These phenotypic definitions of statin intolerance were validated against known SLCO1B1 genotype risk score 13 and the outcome of major adverse cardiovascular event (MACE). Replication was sought from the CPRD-STAGE study, the PREDICTION-ADR myopathy sequencing cohort as well as the JUPITER clinical trial of atorvastatin. Individuals homozygous for Asp247 had 1.96 times the odds of having general statin intolerance compared to carriers of the 247Gly variant. Individuals homozygous for LILRB5 Asp247 had 1.43 times the odds of being intolerant to the lowest dose of a statin (LDI) compared to carriers of the 247Gly variant. In the PREDICTION-ADR cohort, individuals homozygous for LILRB5 Asp247 had higher odds of developing SIM (OR 1.48, P-value =0.025) compared to those carrying the 247Gly variant. In the JUPITER trial individuals homozygous for Asp247 had 1.35 times the odds of developing myalgia (P-value = 0.01) compared to 247Gly variant carriers. Interestingly, interaction between genotype and statin use was significant (P-value = 0.04). An analysis of effect stratified by genotype, showed that a statin-specific myalgia effect is only seen among 247Gly variant carriers. Therefore, while Asp247 homozygotes have an overall higher risk of myalgia, statin-induced myalgia is only observed in 247Gly variant carriers.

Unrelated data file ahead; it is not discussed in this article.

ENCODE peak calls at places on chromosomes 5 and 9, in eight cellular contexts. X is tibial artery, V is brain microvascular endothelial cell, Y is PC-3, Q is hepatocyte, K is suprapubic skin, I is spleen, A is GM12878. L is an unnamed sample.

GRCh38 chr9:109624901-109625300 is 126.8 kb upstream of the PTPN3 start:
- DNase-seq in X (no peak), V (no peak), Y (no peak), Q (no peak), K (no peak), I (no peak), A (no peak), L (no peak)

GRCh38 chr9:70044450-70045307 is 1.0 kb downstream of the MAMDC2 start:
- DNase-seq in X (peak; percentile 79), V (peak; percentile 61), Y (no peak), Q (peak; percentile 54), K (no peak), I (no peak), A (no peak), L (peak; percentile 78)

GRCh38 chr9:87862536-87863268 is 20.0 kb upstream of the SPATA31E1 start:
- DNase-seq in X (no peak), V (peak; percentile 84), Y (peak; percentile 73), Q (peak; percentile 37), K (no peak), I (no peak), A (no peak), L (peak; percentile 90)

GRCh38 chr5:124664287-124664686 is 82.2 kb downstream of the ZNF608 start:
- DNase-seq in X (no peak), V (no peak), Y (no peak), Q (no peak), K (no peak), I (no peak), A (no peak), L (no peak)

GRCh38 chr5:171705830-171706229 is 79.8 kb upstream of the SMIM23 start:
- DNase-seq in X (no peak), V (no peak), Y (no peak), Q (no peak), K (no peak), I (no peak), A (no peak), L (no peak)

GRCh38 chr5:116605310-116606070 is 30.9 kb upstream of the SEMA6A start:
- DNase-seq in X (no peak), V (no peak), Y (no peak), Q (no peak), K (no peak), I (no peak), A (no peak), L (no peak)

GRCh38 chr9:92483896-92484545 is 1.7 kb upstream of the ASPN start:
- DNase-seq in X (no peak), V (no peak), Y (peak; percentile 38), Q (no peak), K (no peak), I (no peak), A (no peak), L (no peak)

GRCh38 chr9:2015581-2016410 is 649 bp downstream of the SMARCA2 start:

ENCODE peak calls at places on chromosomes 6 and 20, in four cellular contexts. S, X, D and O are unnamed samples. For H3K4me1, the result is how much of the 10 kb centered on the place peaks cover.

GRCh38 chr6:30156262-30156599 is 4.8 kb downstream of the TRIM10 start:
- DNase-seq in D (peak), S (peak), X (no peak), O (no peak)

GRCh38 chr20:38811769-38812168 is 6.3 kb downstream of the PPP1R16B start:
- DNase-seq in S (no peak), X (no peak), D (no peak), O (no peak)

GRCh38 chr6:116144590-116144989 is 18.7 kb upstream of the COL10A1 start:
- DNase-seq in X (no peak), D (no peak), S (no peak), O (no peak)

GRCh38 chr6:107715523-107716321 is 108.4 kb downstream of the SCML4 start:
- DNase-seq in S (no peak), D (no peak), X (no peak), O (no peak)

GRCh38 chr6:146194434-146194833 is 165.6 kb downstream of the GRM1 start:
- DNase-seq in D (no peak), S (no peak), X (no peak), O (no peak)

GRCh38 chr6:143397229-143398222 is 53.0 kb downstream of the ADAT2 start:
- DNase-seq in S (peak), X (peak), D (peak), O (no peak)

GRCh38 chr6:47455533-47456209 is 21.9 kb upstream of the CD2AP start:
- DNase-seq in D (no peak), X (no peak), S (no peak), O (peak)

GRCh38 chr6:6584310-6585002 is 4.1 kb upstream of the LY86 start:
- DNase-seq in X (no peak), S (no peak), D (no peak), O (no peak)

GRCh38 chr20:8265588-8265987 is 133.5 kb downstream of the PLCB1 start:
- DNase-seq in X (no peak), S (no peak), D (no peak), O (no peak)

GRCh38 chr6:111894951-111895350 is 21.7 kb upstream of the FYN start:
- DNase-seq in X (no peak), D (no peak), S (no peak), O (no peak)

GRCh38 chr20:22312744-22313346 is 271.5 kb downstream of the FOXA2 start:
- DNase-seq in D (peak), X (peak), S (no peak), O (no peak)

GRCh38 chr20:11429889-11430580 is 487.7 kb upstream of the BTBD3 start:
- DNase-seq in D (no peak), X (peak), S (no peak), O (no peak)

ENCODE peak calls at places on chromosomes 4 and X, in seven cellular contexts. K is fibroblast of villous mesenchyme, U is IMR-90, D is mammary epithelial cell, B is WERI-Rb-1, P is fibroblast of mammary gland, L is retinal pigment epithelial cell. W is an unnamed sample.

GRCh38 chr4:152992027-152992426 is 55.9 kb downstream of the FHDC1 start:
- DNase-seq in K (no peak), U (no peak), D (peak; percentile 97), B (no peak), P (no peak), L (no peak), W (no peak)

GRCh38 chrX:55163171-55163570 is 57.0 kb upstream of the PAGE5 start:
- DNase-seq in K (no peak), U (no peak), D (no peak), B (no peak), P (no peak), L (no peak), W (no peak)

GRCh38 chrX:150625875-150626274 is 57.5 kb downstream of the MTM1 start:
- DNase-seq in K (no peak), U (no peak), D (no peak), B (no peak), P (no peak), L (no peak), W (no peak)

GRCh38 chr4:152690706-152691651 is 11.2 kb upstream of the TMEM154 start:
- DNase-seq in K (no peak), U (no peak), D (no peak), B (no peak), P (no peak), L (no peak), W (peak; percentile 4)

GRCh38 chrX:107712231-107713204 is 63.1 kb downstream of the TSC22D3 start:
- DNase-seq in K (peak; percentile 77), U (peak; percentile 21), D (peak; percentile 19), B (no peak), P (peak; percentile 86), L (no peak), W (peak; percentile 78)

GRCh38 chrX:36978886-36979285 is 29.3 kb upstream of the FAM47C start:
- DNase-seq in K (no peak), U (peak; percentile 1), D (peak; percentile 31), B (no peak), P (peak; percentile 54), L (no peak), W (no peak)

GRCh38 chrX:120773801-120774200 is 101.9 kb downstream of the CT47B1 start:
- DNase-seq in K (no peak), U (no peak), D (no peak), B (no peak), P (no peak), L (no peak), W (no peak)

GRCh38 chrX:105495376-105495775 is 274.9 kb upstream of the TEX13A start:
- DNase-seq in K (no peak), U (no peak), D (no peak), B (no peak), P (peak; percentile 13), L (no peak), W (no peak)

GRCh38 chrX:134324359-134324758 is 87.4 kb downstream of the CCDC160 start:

A meta-analysis of the association between LILRB5 Asp247Gly and outcomes examined across studies showed that Asp247 homozygotes have 1.34 times the odds of having outcomes associated with statin intolerance compared to carriers of the 247Gly variant (95% CI: 1.16, 1.54), P-value 7x10-5.

Therefore we conclude that the LILRB5 Asp247 homozygous genotype is robustly associated with increased risk of outcomes associated with statin intolerance across observational, clinically adjudicated and clinical trial datasets.